Martha Wayles JeffersonMartha Wayles Jefferson
Wife of Thomas Jefferson, Signer of the Declaration of Independence
1748 – 1782 A.D.

Martha Skelton, daughter of John Wayles of “The Forest,” in Charles County, Virginia, was a young and beautiful widow when she was married to Thomas Jefferson, January 1, 1772. Her first husband, Bathurst Skenton, had died four years before, her only child had died in infancy, and she was living with her father at “The Forest.” A pen picture of her at the time of her second marriage is given by Randall, in his Life of Jefferson.

“Mrs. Skelton,” he says, “was remarkable for her beauty, her accomplishments, and her solid merit. In person she was a little above medium height, slightly but exquisitely formed. Her complexion was brilliant – her expressive eyes of the richest tinge of auburn. She walked, rode, and danced with admirable grace and spirits; sang and played the harpsichord and spinet with uncommon skill. The more solid parts of her education had not been overlooked.”

Happily the biographer of Thomas Jefferson, unlike most of those who have lent their pens to perpetuate the memories of the Fathers of the Republic, has not confined his observations entirely to the political side of his life, but has given us delightful glimpses into the domestic. “She was,” he continues, “well read and intelligent, conversed agreeably, possessed excellent sense, and a lively play of fancy, and had a frank, warm-hearted, and somewhat impulsive disposition.”

Mrs. Jefferson was twenty-three years old at the time of her second marriage, and her Thomas Jeffersonhusband was three years her senior. After graduating at William and Mary College, he had studied law under George Wythe and was enjoying a prosperous practice. After the wedding festivities at “The Forest,” Mrs. Jefferson and her husband set out for his home, Monticello, meeting some unlooked-for [[sic] adventures along the way. A manuscript of Mrs. Randolph, their eldest daughter, and furnished to the biographer by her granddaughter, says:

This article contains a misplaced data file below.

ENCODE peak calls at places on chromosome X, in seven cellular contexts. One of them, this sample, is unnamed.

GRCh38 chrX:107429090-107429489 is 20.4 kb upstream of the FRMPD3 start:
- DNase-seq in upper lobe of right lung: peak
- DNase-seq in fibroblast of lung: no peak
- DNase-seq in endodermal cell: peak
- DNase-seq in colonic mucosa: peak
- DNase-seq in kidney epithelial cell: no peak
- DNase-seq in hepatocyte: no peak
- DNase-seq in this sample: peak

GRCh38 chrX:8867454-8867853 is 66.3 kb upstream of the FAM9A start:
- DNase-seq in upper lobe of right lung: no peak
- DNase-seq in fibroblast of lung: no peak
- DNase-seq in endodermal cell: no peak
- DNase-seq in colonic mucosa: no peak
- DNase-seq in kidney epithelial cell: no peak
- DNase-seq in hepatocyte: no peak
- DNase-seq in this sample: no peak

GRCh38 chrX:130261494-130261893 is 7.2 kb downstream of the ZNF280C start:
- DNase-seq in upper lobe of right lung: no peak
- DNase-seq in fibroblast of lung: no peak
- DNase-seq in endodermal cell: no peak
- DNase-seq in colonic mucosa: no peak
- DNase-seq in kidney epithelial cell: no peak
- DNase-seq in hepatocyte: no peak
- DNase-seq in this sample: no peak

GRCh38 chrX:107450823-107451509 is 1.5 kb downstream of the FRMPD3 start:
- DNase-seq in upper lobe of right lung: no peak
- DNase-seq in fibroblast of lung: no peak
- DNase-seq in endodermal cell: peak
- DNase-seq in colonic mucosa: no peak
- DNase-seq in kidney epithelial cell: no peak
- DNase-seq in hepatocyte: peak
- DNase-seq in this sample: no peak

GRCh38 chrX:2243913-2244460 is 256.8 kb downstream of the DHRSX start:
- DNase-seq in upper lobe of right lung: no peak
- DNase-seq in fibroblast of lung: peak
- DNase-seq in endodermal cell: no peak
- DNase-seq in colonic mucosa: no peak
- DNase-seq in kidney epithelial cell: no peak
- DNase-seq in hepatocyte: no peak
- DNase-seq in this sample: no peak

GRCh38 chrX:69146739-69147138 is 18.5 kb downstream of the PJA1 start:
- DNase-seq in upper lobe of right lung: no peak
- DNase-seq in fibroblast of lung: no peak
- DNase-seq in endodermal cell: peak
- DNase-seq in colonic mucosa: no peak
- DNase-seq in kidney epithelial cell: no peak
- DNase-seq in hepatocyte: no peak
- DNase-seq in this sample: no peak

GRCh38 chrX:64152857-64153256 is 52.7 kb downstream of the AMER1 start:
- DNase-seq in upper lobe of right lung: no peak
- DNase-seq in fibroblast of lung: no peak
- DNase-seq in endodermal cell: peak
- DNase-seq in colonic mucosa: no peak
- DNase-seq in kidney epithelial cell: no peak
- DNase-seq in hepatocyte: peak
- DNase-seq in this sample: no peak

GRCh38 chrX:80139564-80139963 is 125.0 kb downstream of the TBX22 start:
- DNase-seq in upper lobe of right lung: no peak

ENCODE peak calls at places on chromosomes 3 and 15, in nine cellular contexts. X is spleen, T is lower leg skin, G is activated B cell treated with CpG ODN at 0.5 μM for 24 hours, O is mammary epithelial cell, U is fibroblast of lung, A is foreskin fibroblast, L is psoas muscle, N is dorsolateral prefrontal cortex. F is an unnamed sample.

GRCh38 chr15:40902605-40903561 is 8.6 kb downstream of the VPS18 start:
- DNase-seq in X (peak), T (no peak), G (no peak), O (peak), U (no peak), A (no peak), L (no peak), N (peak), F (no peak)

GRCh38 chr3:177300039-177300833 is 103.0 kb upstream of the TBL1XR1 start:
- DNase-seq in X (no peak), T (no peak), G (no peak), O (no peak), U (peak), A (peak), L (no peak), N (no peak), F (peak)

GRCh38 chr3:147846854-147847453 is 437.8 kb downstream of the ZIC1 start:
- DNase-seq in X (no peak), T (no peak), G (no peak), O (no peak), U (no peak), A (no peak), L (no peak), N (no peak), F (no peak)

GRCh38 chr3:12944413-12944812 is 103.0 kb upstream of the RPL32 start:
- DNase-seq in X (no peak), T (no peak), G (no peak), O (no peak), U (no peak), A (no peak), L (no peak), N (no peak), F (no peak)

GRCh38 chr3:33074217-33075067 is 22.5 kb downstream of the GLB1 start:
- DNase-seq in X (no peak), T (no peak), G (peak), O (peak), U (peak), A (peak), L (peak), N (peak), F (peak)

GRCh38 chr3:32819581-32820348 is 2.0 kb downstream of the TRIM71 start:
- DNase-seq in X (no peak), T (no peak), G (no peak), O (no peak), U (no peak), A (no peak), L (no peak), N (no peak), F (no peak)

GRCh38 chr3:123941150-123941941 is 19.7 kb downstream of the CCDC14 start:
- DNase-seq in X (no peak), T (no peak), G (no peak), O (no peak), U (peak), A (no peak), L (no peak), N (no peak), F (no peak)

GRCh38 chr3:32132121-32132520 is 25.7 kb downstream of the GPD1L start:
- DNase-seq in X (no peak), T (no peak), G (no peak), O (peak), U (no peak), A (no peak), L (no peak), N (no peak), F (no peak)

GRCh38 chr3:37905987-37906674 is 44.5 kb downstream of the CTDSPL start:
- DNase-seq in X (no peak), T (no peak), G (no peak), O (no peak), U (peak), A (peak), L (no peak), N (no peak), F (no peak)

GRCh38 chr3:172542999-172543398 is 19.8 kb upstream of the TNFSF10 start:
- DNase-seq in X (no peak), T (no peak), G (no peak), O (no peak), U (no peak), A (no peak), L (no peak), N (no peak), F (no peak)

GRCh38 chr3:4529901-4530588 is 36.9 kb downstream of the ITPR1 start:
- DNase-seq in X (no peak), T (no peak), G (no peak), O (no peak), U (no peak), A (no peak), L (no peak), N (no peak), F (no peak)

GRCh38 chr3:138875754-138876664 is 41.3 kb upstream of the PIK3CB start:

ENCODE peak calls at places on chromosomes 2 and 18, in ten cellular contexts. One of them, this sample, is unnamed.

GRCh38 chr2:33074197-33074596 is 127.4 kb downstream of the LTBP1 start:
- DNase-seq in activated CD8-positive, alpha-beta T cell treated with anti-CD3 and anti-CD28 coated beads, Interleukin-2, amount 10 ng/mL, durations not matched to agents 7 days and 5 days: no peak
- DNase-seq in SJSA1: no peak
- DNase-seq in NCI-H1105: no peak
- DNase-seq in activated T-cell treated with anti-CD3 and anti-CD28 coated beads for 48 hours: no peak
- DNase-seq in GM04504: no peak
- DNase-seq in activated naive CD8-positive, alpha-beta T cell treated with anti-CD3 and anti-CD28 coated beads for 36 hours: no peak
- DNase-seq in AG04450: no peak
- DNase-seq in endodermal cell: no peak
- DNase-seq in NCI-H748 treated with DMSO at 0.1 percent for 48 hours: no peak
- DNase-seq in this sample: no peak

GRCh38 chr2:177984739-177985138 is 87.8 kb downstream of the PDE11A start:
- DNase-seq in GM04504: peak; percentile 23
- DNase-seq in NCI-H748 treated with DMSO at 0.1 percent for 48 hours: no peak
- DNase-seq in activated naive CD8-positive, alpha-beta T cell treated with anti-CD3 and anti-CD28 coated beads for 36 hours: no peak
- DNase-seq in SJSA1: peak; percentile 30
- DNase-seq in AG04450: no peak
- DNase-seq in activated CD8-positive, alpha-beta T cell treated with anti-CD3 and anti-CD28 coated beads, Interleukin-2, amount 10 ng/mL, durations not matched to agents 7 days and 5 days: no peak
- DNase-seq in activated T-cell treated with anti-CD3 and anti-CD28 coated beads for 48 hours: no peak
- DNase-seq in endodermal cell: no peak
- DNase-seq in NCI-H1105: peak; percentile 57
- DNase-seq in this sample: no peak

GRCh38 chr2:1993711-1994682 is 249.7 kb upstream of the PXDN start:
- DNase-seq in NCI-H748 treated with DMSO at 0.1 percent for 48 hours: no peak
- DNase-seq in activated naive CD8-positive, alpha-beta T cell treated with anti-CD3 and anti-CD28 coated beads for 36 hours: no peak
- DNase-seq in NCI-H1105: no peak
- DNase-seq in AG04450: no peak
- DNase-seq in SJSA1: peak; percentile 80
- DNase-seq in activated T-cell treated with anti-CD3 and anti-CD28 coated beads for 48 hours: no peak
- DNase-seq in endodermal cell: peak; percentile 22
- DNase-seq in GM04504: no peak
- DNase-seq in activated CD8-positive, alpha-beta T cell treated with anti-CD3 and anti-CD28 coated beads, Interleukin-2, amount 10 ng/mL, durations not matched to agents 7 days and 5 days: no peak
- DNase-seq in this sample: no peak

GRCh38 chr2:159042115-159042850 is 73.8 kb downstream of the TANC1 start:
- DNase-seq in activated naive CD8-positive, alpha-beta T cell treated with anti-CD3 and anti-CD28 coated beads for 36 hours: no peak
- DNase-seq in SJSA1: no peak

“They left ‘The Forest’ after a fall of snow, light then, but increasing in depth as they advanced up the country. They were finally obliged to quit the carriage and proceed on horseback. Having stopped for a short time at Blenheim (the residence of Col. Carter) where and overseer only resided, they left at sunset to pursue their way through a mountain track, rather than a road, in which the snow lay from eighteen inches to two feet in deep, having eight miles to go before reaching Monticello. They arrived late a night, the fires all out and the servants retired to their own houses for the night. The horrible dreariness of such a house at the end of such a journey, I have not often heard both of them relate. Part of a bottle of wine found on a shelf behind some books had to serve them for both fire and supper.”

There were nine years of domestic happiness, mingled with the anxiety occasioned by the times for both Mrs. Jefferson and her husband – nine years in which five little ones came to gladden their home and in which the husband had served his country and his State in ways that have left his name imperishable. Then came a time when Mrs. Jefferson began to show unmistakable signs of the decline that was to bring her to an untimely grave. Mr. Jefferson refused an important mission to Europe in order not to be separated from her, but was almost immediately called to the Executive chair of his native State.